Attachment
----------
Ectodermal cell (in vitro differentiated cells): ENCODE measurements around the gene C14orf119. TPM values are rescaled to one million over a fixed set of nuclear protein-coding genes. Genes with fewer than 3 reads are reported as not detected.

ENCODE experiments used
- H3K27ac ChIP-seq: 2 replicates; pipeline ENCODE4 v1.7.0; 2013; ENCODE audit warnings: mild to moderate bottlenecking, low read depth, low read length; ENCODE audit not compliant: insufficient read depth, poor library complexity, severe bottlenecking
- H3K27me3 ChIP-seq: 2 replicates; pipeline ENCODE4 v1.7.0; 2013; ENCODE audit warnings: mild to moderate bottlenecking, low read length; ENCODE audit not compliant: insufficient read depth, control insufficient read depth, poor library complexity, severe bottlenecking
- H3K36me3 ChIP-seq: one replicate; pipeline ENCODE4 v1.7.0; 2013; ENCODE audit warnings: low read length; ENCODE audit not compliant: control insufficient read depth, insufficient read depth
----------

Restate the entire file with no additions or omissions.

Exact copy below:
Ectodermal cell (in vitro differentiated cells): ENCODE measurements around the gene C14orf119. TPM values are rescaled to one million over a fixed set of nuclear protein-coding genes. Genes with fewer than 3 reads are reported as not detected.

ENCODE experiments used
- H3K27ac ChIP-seq: 2 replicates; pipeline ENCODE4 v1.7.0; 2013; ENCODE audit warnings: mild to moderate bottlenecking, low read depth, low read length; ENCODE audit not compliant: insufficient read depth, poor library complexity, severe bottlenecking
- H3K27me3 ChIP-seq: 2 replicates; pipeline ENCODE4 v1.7.0; 2013; ENCODE audit warnings: mild to moderate bottlenecking, low read length; ENCODE audit not compliant: insufficient read depth, control insufficient read depth, poor library complexity, severe bottlenecking
- H3K36me3 ChIP-seq: one replicate; pipeline ENCODE4 v1.7.0; 2013; ENCODE audit warnings: low read length; ENCODE audit not compliant: control insufficient read depth, insufficient read depth